Ross Edwards is walking and listening. This has been his tradition since the seventies when he first developed his unique compositional voice. The 71 year old composer is walking the streets of Balmain, the west Sydney suburb where he lives with his wife Helen. It’s not the harbour views that he sees but Gallipoli Cove at first light. A sorrowful drone begins to play in his head and as he turns for home he decides yes, he will take the commission.
“I always go for a walk after I get a commission and if I get excited by the ideas that come I phone back and commit,” Edwards explains over the phone from Sydney. “I leapt at the opportunity to commemorate Gallipoli; it is such tragic and significant event in our history.”
In the background his wife Helen is sending me emails with information about the Ian Potter Cultural Trust commission. The piece will be premiered by the Australian String Quartet in Albany and Perth as part of the PerthFestival’s commemorations for the centenary of ANZAC Day.
At first glance the war theme is unusual for Edwards, who is best known for his dance-like music depicting Australian bush and wildlife. His concertos (for oboe, shakuhachi, saxophone) are theatrical rituals involving choreography and lighting effects. Many of his pieces incorporate didgeridoo and evoke the sounds of insects and birds.
But the ethos behind his music is in fact well-suited to the Gallipoli topic. Edwards wants his music to act as an agent of healing and ritual – its age-old universal function.
“I want my music to help facilitate our capacity to heal ourselves through spiritual connectedness with the earth,” he says.
And so Edwards’ ANZAC commemoration is a prayer for peace – albeit a very sombre one. The composer requires the four string players to use mutes to veil the sound and they will play in the dark with just pit lights to illuminate the music.
“It is a very inward and fragile work,” Edwards describes. “There are lighter moments but not many. The piece begins with a depiction of ANZAC Cove at first light. There is a sorrowful drone that underpins the work and outbursts of anguish. It is about questioning what it was about and why it happened. I have written it in quite an archaic manner, like an ancient viol ensemble. Towards the end the first violin wanders heavenwards over a prayer for peace from the Agnus Dei of my ‘Mass of the Dreaming’.”
The work, called Gallipoli, was recorded last year  by the ASQ with Kristian Winther playing the ethereal first violin part. Since then Winther and second violinist Ionna Tache have left the ensemble and the work will be premiered by violist Stephen King and cellist Sharon Draper with the replacement violin players yet to be announced. Gallipoli is being premiered during the first tour of the 2015 season which marks the 30th anniversary of the ASQ.
Gallipoli is Edwards’ fourth string quartet; he wrote his first in 2006. Unofficially there are several more including one from his student days at Adelaide University where he studied with Richard Meale, but they were scrapped along with all the works written before Edwards found his own musical language.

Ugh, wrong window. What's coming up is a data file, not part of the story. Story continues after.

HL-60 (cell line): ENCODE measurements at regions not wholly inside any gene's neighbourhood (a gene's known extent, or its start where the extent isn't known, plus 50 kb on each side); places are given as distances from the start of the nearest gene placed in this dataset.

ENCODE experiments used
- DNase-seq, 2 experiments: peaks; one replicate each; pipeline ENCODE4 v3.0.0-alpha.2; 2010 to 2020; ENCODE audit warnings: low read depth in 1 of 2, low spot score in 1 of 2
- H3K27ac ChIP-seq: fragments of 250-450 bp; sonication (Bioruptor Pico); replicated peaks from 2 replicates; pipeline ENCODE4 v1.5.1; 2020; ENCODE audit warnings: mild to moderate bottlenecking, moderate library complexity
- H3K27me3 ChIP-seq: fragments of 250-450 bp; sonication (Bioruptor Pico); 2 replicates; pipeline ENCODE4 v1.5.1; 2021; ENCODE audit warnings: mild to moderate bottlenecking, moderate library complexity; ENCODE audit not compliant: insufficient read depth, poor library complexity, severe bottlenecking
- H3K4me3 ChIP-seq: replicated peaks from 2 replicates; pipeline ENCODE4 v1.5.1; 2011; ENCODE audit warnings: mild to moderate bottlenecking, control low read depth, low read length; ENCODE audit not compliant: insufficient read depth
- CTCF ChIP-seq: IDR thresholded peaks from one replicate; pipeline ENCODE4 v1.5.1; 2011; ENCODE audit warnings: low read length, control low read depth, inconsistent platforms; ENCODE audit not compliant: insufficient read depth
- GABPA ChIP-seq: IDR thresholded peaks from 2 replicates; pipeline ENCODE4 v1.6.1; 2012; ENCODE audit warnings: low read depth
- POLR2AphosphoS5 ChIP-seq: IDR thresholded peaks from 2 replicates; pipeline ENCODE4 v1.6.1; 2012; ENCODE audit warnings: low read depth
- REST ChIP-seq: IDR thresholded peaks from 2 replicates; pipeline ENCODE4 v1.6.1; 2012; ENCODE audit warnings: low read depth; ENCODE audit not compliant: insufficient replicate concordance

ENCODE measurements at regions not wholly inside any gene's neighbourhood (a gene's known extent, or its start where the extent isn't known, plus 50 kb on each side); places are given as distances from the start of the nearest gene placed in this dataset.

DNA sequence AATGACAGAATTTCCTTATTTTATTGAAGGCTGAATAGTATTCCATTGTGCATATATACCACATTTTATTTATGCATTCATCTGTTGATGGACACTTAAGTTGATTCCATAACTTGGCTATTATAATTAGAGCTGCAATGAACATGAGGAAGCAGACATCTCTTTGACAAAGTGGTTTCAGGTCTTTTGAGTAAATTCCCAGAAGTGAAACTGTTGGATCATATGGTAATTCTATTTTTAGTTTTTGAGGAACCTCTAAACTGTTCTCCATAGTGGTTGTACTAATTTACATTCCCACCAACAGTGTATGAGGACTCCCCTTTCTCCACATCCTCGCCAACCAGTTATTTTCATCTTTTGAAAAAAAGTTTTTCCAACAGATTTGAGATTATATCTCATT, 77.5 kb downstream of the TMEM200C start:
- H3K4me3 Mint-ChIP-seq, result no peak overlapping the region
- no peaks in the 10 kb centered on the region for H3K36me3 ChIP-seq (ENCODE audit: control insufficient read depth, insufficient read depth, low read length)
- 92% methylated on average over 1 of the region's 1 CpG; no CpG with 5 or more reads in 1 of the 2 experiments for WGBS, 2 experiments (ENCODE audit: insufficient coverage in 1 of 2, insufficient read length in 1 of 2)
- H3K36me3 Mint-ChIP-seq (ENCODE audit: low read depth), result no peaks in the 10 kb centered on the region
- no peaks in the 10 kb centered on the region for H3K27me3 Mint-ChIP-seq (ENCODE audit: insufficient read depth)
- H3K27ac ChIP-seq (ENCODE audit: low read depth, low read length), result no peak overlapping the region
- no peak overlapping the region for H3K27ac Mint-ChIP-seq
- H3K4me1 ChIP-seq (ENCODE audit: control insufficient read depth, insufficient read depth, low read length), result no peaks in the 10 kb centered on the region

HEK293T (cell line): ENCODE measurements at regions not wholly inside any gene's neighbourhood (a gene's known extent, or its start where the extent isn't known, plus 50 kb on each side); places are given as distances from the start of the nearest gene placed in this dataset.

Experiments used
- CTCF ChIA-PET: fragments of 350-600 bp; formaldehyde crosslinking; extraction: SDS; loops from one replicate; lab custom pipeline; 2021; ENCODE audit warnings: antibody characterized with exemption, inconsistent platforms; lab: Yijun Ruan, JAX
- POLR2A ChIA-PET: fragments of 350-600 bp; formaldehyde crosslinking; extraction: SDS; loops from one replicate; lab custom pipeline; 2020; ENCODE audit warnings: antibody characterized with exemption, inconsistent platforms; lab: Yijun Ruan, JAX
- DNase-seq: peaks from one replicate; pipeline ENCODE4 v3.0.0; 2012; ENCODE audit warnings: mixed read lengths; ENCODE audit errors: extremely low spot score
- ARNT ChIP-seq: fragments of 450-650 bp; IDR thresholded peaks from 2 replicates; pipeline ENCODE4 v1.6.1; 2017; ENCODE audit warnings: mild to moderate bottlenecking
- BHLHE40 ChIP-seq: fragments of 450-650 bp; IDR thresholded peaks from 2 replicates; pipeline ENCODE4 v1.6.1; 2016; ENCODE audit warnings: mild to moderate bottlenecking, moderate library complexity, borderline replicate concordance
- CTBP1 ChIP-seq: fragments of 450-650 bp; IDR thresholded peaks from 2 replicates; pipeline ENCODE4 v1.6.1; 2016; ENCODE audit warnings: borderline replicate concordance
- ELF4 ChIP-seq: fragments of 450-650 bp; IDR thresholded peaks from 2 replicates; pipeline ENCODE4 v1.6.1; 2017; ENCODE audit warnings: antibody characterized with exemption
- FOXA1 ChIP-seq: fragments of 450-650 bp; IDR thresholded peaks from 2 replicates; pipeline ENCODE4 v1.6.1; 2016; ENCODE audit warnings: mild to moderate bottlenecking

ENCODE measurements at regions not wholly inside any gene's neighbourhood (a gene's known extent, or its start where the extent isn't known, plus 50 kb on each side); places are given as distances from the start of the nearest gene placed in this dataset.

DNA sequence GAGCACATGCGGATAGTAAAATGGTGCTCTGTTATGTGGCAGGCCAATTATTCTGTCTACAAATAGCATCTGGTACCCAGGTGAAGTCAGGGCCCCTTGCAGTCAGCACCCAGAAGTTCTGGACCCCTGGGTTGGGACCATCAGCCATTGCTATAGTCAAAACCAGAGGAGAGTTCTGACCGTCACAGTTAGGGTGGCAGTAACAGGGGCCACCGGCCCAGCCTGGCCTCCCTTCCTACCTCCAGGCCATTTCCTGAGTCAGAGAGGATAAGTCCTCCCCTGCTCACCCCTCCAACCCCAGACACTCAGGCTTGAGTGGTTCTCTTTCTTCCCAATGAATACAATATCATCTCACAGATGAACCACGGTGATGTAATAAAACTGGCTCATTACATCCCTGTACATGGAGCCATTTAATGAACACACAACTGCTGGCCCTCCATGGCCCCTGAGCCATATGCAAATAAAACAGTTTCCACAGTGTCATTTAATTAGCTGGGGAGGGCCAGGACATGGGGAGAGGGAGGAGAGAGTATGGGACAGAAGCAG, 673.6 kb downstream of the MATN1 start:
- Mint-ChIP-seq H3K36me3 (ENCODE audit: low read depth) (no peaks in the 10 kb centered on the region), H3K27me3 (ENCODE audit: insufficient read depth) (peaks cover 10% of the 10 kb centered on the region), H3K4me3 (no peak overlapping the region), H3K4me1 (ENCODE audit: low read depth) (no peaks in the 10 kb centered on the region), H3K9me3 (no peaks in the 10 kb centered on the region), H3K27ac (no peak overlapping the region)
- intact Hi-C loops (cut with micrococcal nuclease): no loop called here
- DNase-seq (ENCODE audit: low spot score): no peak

The search for his own voice began on his return from Europe in the seventies and while teaching at the Sydney Conservatorium. The dominating model of post-war European art music had left Edwards feeling quite lost. While living in Pearl Bay (ninety kilometres north of Sydney) he began to listen to the sounds in the landscape and used the insects and bird sounds heard on his walks as the skeleton of his new musical style.
“I welcomed back my previous learning and technique but now it was hanging on scaffolding that was me. And now people tell me all my music sounds distinctively like me, either for good or bad I suppose!”
Writing music continues to be a very natural process for him.
“Yes it is a spiritual thing, there is a sense of being in touch with something mysterious. It is also very joyful. I do a lot of sitting to see what comes and I hold onto the good and discard the bad. It is a very trusting experience, especially when there is a deadline!”
Edwards has been awarded both orchestral (2005) and instrumental (2007) work of the year at the Art Music Awards for his works Arafura Dances and Piano Trio. In 1997 he was recognised with an Order of Australia for services to music as a composer.
Some people have suggested Edwards has inherited the mantle of leadership in Australian composition since the death in August of Peter Sculthorpe, regarded as the father figure of Australian music. Edwards is quick to downplay this.
“We are all just composers. Peter was my teacher but I was also taught by Richard Meale and Peter Maxwell Davies. And then one has to be oneself.”
He muses quietly on his friendship with Sculthorpe.
“I knew Peter since I was 19. It is just very sad. He was my best friend with Anne Boyd for 51 years. It is slowly sinking in that I can’t pick up the phone and talk to him about the titles of my works; we used to try out our titles on each other. But his music is still here. He will be remembered.”
And remembering is important. It is why Edwards wrote Gallipoli.
“I want the audience to be transfixed by it. To think deeply about peace. It would be so wonderful if war never happened again. But what can we do? Write music – that’s all I can do.”
Australian String Quartet performing Ross Edwards’ Gallipoli: